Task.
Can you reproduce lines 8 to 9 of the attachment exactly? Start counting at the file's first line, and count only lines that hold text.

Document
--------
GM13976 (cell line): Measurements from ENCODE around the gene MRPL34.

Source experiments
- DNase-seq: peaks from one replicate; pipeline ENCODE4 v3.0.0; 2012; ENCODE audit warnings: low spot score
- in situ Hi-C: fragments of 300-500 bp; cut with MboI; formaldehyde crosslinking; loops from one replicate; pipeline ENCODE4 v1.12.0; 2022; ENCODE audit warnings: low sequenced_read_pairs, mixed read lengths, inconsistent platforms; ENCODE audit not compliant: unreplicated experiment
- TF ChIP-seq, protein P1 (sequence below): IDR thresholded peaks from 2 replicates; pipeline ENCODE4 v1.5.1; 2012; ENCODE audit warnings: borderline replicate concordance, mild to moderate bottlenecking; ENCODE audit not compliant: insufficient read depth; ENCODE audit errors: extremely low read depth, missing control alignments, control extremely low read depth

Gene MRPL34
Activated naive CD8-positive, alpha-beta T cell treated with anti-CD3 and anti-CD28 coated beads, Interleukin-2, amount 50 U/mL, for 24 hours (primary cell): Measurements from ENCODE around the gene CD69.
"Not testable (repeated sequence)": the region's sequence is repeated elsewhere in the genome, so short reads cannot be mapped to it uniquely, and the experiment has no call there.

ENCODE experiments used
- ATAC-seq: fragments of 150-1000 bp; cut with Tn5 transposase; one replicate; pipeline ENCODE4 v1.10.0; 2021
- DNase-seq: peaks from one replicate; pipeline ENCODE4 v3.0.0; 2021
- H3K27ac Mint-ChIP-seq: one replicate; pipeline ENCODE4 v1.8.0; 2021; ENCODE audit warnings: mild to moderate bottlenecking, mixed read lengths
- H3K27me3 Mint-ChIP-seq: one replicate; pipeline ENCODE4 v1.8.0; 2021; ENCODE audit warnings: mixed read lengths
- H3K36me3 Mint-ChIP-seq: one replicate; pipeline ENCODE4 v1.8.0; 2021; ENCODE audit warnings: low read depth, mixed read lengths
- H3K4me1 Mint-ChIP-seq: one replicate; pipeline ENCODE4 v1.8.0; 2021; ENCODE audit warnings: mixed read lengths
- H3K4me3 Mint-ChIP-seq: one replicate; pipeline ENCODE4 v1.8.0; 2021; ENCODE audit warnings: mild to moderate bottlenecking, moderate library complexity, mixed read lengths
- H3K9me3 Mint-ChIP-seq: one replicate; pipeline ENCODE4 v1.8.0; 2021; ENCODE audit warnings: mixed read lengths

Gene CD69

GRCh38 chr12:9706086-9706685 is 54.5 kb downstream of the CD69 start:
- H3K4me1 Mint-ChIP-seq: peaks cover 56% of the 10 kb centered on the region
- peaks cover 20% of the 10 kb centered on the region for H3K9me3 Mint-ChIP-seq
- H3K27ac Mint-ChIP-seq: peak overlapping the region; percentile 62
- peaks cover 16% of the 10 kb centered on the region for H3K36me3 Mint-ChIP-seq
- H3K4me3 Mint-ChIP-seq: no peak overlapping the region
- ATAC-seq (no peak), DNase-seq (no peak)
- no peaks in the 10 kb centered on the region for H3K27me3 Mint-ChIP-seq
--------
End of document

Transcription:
"Not testable (repeated sequence)": the region's sequence is repeated elsewhere in the genome, so short reads cannot be mapped to it uniquely, and the experiment has no call there.

ENCODE experiments used